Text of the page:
Polsinelli recently defeated a motion to dismiss a client’s judicial review of an arbitration award, successfully arguing that adopted arbitration rules that waive appellate rights do not waive a party’s right to judicial review under the Federal Arbitration Act (“FAA”). The case presented a conflict between the parties’ contractually-adopted arbitration rules and an individual party’s statutory rights under the FAA. Although ultimately successful, the case served as an important reminder for parties to thoroughly review contractual arbitration provisions – and any procedural rules referenced therein – before agreeing to them.
In a contractual dispute involving domestic and international entities, the parties submitted their dispute to arbitration. The parties’ arbitration provision incorporated by reference the International Centre for Dispute Resolution (“ICDR”)’s Rules and Procedures. After an improper arbitration award was entered against the client, Polsinelli sought judicial review and vacatur of the award pursuant to Section 10 of the FAA.
Buried within the ICDR’s procedural rules was a “no appeal” provision that contractually waived any appellate rights to challenge the arbitral award. The opposition asserted that this provision barred any type of review of the award – even the limited judicial review authorized by the FAA. The ICDR’s “no review” rules are by no means unique, and rules of other arbitral fora contain similar provisions that arguably waive judicial review. For example, the Financial Industry Regulatory Authority (“FINRA”)’s arbitration rules also prohibit judicial review “[u]nless the applicable law directs otherwise.” These types of provisions can cause significant hurdles for unaware parties who incorporate them into their arbitration agreements.
In our case, the opposing party filed a motion to dismiss the requested judicial review, asserting that the parties’ contract and incorporated ICDR rules prevailed over the FAA and precluded any review of the award. However, Polsinelli successfully argued that, pursuant to the terms of the New York Convention and the FAA, a party cannot contractually waive judicial review of an arbitral award under the grounds outlined in Section 10 of the FAA. To the contrary, several federal circuits and state courts have affirmed that parties may not contractually forfeit their right to seek review of an arbitral award under the FAA. The court agreed with Polsinelli and denied the dismissal motion, allowing the client to challenge the arbitral award. Although the client was ultimately able to seek review of the arbitral award, it required considerable resources to confirm this statutory right. If there is any confusion or potential conflict between the FAA and specific dispute resolution rules, parties should contractually agree that any arbitral award will still be subject to review under the FAA. This short amendment may save clients substantial resources and limit risk in future disputes.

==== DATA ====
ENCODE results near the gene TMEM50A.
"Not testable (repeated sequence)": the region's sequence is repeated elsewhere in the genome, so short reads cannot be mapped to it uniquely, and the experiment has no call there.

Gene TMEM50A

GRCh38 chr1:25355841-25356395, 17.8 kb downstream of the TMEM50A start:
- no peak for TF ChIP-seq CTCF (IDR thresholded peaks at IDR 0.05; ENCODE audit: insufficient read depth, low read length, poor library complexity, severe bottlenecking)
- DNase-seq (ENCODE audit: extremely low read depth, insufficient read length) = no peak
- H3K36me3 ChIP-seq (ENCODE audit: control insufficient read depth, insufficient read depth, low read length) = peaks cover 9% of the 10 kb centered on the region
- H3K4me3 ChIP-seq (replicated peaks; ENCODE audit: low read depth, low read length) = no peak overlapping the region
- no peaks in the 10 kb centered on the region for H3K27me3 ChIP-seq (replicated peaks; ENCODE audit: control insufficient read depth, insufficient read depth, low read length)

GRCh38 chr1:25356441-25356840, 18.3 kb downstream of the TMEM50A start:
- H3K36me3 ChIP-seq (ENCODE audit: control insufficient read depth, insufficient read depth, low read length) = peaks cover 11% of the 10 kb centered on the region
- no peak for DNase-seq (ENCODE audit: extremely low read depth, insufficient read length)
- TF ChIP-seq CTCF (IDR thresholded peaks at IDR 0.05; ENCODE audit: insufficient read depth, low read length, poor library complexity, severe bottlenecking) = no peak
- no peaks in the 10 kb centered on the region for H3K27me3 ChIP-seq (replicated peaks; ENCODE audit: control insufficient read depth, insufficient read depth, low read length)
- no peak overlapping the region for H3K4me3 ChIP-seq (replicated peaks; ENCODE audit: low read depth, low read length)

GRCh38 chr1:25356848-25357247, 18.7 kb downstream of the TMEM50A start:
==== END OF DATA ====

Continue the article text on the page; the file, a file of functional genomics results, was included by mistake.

As the popularity of private dispute resolution continues to grow, it is essential for both clients and their counsel to be cognizant of the express terms of arbitration provisions and the rights, limitations, and potential pitfalls of incorporated dispute resolution rules. In addition to the ability for appeal or judicial review of arbitration awards, there are several other terms in standardized arbitration rules that are often overlooked when incorporated into contractual arbitration provisions. These dispute resolution rules may incorporate unrealistic or ambiguous filing requirements, vague conditions precedent to initiate an arbitration, evidentiary or procedural rules that the parties did not intend to adopt, a silent or undefined location for arbitration proceedings, an ineffective arbitrator selection process, or inadequate fee-shifting rules. Failing to be aware of all dispute resolution rules included in a party’s agreement can result in terms that are inconsistent with a party’s expectations and may cause significant challenges in arbitration.
Polsinelli is very proud of the results we obtain for our clients, but you should know that past results do not guarantee future results; that every case is different and must be judged on its own merits; and that the choice of a lawyer is an important decision and should not be based solely upon advertisements.